John Blair | Staff Photographer
For Lingfeng Liu, a lab instructor at Pitt, the University’s move to Guarded Risk earlier this month was an opportunity to communicate more directly with her students.
“I always miss the part where you can, you know, communicate with students on the side, you actually see their expression, get instant feedback,” Liu said. “I want to see what makes sense to students and if we are in person, I get feedback right away.”
The University moved to the Guarded Risk posture on March 11, after spending about half the spring semester in the middle Elevated Risk posture. With students attending classes in person and from home, instructors have to consider both learning experiences as they teach. In order to allow students from home to see teachers, classrooms are equipped with a Zoom-enabled TV that shows remote students on the screen.
Standard safety precautions, such as masking and social distancing, are still in effect while in Guarded Risk. Classroom seats are marked with either a green “available” sticker or the more common red “unavailable” sticker to enforce social distancing, according to Liu.
“Everyone is wearing masks very well and they just go to the seats labelled as available,”
Liu said. “When students come in, I do not need to remind them of it.”
University spokesperson Kevin Zwick said based on stable and falling case counts, strong compliance leading up to the decision and high capacity in isolation housing, Pitt determined that it was appropriate to move to Guarded Risk.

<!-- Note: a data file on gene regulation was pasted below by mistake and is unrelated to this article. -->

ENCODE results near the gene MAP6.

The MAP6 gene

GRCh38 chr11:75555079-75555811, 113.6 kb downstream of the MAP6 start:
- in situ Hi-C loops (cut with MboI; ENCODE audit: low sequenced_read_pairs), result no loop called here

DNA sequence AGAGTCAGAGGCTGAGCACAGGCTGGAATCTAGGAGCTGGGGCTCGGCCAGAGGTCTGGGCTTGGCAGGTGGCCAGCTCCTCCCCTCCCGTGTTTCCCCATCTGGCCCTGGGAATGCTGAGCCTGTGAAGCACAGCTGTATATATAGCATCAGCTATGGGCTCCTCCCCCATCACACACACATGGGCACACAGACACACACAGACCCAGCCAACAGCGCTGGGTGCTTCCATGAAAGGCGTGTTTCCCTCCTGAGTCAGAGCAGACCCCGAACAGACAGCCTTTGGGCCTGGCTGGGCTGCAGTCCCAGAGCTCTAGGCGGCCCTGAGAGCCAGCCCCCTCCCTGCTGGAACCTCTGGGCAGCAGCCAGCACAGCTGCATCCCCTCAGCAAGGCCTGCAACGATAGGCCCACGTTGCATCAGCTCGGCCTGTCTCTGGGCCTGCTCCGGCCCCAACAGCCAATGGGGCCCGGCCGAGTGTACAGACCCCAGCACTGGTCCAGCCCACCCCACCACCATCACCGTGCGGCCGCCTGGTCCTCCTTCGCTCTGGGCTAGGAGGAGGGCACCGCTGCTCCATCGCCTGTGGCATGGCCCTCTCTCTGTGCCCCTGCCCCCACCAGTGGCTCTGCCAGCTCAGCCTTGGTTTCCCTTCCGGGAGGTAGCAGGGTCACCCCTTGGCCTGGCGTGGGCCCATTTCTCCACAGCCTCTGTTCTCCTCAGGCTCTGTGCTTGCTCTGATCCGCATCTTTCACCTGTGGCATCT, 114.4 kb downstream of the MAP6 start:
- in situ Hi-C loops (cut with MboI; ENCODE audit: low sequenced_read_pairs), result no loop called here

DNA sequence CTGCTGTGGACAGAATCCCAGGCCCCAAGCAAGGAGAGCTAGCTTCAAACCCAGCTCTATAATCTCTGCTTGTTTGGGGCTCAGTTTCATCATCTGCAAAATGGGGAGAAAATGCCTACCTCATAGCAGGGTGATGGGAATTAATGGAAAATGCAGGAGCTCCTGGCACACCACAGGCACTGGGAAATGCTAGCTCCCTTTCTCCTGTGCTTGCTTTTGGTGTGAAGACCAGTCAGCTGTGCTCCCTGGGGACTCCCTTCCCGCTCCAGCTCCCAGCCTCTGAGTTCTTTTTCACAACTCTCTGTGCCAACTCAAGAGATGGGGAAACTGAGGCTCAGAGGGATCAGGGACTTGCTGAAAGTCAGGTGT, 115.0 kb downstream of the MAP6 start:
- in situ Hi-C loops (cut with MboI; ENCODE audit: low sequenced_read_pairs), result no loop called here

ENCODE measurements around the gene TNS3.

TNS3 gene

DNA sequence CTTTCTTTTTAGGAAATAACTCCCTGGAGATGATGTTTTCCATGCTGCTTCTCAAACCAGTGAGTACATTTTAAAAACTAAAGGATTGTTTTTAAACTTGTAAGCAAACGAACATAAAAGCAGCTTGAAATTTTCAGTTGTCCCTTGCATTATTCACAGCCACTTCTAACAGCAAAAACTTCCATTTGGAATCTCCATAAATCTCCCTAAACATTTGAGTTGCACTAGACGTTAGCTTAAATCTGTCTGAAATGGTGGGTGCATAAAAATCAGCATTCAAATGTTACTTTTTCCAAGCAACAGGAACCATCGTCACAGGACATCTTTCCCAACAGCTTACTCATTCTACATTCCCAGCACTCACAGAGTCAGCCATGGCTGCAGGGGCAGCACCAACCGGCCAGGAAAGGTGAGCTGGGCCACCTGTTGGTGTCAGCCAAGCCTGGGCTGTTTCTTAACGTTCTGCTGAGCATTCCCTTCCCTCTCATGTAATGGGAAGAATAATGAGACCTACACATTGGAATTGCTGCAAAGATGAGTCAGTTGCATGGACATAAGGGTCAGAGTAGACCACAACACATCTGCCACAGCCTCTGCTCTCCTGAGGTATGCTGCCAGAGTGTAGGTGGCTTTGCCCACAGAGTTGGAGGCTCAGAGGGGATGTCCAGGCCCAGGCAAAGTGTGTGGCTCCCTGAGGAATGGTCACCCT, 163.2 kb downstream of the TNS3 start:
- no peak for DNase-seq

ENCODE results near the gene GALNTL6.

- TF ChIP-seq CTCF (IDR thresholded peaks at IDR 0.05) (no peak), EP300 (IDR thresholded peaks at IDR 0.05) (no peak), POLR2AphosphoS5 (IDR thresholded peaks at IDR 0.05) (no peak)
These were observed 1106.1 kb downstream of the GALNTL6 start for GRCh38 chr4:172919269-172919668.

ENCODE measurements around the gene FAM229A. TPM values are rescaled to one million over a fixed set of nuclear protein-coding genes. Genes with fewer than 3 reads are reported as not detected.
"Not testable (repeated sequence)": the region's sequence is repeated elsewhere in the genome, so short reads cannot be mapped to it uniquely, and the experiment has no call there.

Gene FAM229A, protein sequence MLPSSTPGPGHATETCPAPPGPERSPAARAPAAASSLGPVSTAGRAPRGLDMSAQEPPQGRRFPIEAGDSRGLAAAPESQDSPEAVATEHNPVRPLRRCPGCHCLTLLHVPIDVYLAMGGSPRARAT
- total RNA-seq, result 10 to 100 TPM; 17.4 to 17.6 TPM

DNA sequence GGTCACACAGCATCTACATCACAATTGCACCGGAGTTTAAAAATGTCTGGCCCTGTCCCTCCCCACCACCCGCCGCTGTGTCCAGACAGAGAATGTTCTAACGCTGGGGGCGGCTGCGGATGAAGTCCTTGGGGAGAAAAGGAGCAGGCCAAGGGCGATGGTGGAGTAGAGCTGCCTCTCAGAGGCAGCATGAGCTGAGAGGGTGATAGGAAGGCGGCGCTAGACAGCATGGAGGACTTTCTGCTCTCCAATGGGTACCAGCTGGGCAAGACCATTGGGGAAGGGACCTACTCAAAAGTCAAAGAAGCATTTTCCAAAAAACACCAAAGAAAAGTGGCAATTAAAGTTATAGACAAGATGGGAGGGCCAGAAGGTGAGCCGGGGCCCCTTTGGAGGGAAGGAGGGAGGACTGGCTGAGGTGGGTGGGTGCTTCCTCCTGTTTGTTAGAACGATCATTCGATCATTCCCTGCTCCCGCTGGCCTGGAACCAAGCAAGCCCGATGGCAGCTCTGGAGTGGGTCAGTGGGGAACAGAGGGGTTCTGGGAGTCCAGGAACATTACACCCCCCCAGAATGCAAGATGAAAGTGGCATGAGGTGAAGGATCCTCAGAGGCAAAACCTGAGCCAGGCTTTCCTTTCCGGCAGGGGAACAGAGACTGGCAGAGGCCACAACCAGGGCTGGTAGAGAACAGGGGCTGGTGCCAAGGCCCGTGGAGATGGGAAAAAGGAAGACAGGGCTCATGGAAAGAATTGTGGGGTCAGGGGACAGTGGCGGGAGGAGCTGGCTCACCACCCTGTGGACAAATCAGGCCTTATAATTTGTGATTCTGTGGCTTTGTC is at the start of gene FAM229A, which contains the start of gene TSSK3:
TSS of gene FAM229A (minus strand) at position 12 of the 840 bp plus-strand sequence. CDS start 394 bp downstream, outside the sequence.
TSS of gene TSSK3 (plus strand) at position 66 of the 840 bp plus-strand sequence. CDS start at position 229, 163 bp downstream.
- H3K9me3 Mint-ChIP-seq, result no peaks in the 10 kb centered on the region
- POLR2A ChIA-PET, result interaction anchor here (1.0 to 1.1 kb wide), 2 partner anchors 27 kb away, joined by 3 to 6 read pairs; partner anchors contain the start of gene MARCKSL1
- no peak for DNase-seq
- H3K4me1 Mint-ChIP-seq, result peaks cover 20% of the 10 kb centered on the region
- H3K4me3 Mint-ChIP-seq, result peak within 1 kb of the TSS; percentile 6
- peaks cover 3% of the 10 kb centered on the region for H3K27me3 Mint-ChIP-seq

“We don’t expect a significant increase in the number of in-person classes as there is no difference between what is allowed under the two postures for instructional settings,” Zwick said.
Dr. Sally Wenzel — a pulmonologist and member of Pitt’s Healthcare Advisory Group, which advises on COVID-19-related matters and recommended the move to Guarded Risk posture — said several factors influenced the decision.
“Certainly the peak that we had in the November, December, January period was sharply coming down. There’s no doubt about that,” Wenzel said. “Plus we were having an uptick in vaccinations … I think it’s really that combination of factors, and then warming up is probably the third factor and so people can do more things outdoors and you’re not limited to indoor gatherings.”
While the HCAG agreed that this month was a good time to loosen the restrictions, Wenzel said she is worried people might be misinterpreting what this change means.
“I think that’s one of the things that has been concerning, I won’t say disturbing but concerning,” Wenzel said, “is that, I think the concept of opening up sort of means we can move to much more normal daily activity, and we don’t have to wear a mask, and we don’t have to stay 6 feet apart … and it really doesn’t mean that.”
For students like sophomore microbiology major Jonathan Xiong, in-person classes have improved their class experience.
“I’ve found that being in person actually makes me more focused than if I was on my own in my own apartment,” Xiong said. “It’s much harder to get away with being distracted and going on your phone.”